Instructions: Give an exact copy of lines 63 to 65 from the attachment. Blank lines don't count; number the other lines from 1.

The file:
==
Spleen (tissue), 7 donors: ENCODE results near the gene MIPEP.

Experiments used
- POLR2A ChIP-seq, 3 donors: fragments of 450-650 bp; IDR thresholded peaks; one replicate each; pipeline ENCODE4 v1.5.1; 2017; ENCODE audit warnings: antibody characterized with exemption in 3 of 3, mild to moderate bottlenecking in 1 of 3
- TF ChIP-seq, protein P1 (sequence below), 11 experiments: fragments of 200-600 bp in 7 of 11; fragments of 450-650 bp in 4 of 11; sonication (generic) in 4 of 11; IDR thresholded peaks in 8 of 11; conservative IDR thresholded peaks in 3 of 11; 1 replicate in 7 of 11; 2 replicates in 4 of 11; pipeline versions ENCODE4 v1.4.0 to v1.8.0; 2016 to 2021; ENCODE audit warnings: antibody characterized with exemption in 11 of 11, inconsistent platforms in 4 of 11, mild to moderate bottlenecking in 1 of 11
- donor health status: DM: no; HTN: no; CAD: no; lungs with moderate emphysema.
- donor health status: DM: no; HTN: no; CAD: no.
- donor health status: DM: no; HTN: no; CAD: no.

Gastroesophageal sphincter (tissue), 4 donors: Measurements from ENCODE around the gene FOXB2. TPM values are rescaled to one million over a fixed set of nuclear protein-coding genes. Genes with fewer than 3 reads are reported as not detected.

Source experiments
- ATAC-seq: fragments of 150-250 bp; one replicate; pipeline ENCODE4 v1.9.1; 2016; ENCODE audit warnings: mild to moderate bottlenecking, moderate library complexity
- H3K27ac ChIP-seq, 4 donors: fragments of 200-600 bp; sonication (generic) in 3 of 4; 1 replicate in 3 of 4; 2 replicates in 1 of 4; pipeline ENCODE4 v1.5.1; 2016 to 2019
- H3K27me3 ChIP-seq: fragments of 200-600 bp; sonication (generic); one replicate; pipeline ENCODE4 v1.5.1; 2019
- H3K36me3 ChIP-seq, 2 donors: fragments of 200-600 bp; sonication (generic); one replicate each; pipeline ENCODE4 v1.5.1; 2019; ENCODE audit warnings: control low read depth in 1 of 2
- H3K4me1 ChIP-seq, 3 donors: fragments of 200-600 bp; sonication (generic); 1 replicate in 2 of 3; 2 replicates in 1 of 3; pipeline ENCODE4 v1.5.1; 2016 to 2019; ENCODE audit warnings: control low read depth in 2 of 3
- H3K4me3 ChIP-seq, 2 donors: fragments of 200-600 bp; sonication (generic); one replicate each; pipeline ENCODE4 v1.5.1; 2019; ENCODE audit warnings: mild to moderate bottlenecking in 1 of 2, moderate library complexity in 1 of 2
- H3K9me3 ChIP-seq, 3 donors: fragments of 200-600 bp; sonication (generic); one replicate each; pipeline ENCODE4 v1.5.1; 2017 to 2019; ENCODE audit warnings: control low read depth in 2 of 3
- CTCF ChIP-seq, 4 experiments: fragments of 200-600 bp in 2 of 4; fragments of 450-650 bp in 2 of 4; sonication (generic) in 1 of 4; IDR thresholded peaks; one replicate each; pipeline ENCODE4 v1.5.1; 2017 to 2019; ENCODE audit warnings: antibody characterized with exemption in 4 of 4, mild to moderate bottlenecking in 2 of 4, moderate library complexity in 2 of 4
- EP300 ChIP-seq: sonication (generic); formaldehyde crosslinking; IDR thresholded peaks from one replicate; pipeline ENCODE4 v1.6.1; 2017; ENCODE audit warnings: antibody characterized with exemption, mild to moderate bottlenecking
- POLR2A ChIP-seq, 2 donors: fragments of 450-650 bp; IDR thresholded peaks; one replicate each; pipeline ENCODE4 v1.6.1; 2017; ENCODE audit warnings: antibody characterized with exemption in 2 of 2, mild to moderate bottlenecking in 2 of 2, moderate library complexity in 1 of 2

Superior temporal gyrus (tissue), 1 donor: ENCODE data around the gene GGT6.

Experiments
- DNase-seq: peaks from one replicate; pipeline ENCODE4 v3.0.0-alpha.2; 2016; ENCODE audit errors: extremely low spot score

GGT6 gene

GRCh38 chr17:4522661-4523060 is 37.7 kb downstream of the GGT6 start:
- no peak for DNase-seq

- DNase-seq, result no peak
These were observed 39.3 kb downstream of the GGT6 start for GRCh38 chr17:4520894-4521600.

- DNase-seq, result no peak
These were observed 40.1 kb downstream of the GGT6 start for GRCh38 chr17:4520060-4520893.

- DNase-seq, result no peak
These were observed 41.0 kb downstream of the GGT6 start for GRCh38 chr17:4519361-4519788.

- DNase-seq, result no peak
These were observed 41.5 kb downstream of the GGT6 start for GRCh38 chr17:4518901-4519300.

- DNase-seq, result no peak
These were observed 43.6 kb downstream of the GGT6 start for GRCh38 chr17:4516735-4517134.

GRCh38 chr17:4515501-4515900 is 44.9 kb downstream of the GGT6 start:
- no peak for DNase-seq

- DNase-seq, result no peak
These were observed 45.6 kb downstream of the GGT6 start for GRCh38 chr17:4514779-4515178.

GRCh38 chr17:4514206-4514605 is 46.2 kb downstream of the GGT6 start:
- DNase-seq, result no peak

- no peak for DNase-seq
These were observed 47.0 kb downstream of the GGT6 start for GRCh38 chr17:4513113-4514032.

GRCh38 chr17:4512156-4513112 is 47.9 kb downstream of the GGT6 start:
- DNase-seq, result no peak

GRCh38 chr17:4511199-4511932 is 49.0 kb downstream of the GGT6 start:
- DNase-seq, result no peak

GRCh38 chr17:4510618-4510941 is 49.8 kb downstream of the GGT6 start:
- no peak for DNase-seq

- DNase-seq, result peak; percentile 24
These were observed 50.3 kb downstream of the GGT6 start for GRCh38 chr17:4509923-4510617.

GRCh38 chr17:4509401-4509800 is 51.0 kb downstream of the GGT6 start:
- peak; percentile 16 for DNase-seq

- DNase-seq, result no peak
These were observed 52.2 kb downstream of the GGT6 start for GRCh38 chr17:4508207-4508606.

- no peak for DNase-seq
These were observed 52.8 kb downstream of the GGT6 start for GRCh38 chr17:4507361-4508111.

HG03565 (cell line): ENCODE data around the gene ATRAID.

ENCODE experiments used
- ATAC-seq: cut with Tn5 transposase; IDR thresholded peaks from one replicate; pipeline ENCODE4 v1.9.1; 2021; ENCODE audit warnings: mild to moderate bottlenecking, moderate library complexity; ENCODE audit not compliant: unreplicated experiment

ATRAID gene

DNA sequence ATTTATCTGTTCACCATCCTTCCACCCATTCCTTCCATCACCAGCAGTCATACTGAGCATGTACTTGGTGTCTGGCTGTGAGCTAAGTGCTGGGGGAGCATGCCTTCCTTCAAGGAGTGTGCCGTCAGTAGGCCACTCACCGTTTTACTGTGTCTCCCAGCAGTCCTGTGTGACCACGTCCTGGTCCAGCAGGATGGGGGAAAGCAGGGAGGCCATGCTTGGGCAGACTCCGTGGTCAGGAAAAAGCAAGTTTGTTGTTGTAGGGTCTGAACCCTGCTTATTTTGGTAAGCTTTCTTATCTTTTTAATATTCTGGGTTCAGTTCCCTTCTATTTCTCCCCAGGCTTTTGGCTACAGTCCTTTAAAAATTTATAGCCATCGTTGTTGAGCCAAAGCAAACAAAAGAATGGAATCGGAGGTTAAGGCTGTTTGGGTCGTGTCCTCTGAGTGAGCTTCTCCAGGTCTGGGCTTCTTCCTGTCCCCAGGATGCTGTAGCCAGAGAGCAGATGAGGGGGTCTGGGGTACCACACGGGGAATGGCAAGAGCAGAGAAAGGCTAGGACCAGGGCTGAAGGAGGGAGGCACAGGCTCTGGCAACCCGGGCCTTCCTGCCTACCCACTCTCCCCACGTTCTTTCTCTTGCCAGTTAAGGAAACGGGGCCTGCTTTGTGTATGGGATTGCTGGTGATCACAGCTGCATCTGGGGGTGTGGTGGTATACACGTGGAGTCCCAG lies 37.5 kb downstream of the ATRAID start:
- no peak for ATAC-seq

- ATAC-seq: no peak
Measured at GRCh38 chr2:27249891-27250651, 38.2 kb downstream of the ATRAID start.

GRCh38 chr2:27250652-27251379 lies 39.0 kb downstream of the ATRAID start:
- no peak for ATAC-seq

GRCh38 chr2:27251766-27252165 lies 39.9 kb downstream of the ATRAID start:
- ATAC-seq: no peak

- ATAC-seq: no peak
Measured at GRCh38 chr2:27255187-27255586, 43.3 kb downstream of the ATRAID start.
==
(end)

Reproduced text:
- no peak for ATAC-seq

- ATAC-seq: no peak
Measured at GRCh38 chr2:27249891-27250651, 38.2 kb downstream of the ATRAID start.